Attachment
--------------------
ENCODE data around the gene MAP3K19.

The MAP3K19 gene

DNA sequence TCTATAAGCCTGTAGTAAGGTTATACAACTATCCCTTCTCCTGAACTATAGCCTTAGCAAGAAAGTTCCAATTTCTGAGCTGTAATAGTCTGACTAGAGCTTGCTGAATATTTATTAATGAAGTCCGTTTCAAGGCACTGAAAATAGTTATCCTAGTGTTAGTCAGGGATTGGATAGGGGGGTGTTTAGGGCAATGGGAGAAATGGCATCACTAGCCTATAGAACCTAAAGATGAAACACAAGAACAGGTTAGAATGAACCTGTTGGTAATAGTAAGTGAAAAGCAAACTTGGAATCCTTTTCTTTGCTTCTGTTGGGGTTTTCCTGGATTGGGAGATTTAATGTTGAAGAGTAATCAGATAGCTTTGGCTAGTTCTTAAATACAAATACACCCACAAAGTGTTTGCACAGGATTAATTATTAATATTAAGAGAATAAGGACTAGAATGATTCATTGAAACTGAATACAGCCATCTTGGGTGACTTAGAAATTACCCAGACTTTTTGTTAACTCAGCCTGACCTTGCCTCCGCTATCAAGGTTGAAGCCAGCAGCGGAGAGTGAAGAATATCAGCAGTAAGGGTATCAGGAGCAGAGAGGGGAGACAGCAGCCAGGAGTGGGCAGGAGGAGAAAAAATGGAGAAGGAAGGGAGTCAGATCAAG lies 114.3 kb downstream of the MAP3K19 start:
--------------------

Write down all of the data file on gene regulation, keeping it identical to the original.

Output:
ENCODE data around the gene MAP3K19.

The MAP3K19 gene

DNA sequence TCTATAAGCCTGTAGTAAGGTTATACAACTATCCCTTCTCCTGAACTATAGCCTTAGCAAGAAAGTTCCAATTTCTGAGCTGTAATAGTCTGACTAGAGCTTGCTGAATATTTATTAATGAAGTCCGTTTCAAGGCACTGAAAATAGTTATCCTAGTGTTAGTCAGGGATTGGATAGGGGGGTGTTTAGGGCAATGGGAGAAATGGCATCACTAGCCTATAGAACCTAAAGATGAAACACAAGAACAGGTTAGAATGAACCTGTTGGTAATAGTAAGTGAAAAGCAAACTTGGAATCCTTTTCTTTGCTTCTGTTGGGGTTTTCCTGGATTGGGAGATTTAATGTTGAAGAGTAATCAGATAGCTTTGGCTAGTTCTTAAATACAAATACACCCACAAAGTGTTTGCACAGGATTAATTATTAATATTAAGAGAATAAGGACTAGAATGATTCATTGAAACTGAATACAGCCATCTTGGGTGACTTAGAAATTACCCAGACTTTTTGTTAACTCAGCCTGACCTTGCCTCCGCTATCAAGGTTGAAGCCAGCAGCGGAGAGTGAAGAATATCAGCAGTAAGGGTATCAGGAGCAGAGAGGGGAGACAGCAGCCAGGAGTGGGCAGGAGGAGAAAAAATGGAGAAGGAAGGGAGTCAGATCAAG lies 114.3 kb downstream of the MAP3K19 start: